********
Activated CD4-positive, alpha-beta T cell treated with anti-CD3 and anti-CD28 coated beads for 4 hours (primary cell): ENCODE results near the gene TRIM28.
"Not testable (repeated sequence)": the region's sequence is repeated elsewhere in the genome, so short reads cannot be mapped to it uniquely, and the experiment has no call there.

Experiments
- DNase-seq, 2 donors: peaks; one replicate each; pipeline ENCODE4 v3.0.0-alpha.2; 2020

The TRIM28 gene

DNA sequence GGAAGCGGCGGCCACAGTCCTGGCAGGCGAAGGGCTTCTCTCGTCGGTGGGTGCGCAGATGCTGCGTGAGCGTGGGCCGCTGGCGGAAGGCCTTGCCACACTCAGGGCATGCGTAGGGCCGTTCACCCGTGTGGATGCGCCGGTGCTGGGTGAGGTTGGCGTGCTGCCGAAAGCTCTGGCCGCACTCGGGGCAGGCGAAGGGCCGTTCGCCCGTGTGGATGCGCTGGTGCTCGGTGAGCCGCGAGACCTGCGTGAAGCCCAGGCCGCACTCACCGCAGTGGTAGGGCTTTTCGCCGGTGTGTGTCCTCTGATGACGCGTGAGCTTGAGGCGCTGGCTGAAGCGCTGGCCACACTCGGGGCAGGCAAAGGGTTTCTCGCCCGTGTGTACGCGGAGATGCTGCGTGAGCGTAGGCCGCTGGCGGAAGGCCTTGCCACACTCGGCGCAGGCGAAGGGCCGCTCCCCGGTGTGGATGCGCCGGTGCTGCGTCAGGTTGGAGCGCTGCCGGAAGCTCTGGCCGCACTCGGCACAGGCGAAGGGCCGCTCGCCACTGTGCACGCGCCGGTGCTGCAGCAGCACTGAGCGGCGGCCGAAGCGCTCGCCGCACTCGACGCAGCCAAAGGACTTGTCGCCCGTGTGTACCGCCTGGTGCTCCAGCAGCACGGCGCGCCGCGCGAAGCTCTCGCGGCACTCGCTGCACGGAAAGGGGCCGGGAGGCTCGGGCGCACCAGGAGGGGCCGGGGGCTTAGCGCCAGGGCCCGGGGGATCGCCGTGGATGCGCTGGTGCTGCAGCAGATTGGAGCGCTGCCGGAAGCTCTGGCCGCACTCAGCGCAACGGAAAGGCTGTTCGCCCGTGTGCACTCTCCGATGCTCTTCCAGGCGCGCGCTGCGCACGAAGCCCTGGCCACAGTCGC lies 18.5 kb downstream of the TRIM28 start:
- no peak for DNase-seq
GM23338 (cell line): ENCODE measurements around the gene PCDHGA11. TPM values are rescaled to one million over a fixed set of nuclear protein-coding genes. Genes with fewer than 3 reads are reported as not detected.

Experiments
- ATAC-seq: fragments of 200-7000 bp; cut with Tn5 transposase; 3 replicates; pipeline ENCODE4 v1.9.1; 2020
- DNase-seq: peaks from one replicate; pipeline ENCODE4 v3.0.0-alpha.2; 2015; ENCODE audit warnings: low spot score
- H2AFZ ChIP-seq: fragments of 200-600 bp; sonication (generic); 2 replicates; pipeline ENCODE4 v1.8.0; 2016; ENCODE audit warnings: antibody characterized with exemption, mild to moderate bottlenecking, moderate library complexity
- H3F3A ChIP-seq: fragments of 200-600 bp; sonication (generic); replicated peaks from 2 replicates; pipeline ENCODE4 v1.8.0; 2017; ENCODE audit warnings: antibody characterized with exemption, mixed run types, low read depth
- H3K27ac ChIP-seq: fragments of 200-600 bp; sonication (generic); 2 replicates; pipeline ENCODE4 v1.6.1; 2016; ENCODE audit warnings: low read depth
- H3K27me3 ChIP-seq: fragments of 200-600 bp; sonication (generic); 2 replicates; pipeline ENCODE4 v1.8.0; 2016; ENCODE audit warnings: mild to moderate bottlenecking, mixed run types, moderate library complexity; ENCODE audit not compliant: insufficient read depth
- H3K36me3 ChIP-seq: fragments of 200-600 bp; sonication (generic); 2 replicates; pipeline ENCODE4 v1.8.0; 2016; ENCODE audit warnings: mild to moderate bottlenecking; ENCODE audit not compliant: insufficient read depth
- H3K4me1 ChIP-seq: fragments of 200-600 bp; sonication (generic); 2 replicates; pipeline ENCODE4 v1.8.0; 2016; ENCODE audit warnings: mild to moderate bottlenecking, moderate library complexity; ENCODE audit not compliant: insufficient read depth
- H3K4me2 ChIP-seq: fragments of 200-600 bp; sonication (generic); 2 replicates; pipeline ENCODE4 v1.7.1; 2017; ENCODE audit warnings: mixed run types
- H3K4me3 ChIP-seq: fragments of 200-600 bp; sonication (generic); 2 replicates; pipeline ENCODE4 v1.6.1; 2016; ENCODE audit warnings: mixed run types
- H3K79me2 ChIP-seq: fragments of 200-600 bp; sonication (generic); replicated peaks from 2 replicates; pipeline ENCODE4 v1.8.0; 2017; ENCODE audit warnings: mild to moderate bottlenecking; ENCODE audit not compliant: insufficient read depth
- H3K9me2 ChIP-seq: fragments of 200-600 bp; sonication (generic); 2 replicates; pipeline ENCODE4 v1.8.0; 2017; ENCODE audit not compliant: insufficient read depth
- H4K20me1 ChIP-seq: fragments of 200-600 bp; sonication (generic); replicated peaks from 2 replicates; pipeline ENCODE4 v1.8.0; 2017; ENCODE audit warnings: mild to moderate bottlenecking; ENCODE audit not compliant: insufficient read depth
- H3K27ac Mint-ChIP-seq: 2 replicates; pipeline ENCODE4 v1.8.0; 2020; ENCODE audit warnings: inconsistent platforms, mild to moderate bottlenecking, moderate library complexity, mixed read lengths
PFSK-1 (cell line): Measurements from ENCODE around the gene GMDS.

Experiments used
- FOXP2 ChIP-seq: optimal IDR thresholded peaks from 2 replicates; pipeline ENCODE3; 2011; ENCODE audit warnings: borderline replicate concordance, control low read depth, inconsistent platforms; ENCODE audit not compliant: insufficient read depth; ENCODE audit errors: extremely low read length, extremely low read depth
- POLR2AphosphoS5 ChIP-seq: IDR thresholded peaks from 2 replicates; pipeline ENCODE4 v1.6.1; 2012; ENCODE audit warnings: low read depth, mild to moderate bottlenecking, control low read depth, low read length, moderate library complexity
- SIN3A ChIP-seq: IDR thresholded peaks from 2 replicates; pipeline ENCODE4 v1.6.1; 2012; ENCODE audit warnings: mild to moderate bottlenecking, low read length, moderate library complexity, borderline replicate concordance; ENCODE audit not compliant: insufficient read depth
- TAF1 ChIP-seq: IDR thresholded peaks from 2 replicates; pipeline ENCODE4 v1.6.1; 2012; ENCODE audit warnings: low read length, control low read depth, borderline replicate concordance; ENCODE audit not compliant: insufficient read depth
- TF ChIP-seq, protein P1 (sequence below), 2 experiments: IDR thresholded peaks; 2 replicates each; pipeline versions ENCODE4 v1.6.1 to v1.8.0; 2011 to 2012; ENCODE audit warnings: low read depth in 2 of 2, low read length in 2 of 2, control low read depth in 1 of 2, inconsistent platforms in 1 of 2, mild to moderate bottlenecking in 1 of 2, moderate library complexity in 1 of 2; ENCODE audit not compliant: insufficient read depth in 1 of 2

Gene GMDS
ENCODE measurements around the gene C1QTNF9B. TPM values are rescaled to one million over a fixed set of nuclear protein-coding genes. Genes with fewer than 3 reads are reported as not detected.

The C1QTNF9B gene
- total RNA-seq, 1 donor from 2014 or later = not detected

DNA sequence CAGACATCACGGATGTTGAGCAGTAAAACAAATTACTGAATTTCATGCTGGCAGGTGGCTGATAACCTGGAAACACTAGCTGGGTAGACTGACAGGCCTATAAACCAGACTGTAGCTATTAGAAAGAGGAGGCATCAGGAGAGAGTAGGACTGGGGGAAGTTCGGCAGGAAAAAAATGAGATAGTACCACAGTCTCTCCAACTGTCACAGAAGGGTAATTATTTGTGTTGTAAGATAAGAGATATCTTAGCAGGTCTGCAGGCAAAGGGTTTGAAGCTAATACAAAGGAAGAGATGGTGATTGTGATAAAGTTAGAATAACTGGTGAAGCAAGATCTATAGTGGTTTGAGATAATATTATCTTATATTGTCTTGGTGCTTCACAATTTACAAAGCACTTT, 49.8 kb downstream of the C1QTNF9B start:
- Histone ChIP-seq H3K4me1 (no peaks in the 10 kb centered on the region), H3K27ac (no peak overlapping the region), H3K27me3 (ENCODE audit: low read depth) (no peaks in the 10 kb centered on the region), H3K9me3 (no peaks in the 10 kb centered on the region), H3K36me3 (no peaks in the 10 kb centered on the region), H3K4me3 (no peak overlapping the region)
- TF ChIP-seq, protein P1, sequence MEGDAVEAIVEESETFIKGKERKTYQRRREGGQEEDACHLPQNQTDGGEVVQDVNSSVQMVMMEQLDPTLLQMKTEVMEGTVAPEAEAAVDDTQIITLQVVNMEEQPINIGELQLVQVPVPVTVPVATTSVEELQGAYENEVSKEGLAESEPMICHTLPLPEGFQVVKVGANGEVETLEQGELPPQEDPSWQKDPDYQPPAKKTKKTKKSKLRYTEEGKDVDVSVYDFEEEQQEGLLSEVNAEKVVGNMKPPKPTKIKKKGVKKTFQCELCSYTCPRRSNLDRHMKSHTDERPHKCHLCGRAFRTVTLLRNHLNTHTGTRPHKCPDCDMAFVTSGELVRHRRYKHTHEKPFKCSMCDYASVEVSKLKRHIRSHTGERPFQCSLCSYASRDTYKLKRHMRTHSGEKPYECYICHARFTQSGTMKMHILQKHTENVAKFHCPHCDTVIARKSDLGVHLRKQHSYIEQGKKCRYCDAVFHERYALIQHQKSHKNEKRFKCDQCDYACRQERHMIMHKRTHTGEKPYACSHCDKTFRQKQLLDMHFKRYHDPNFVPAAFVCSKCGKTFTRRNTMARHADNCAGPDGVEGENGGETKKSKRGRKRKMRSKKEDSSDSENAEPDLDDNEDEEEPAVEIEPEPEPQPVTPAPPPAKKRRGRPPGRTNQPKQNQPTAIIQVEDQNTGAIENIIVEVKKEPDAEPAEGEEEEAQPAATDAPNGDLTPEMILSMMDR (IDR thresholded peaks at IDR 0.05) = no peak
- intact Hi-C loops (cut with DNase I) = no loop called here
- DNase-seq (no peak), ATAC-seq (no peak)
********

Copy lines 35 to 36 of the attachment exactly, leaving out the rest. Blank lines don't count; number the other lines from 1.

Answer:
DNA sequence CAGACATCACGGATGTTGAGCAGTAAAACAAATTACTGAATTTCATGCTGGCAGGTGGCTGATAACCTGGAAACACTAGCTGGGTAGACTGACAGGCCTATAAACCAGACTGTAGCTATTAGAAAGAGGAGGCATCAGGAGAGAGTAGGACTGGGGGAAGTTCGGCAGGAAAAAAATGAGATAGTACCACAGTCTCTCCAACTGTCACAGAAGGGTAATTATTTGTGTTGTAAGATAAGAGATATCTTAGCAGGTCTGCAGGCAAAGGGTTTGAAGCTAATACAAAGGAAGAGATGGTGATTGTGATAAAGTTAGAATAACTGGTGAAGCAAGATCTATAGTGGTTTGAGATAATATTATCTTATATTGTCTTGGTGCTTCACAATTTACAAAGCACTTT, 49.8 kb downstream of the C1QTNF9B start:
- Histone ChIP-seq H3K4me1 (no peaks in the 10 kb centered on the region), H3K27ac (no peak overlapping the region), H3K27me3 (ENCODE audit: low read depth) (no peaks in the 10 kb centered on the region), H3K9me3 (no peaks in the 10 kb centered on the region), H3K36me3 (no peaks in the 10 kb centered on the region), H3K4me3 (no peak overlapping the region)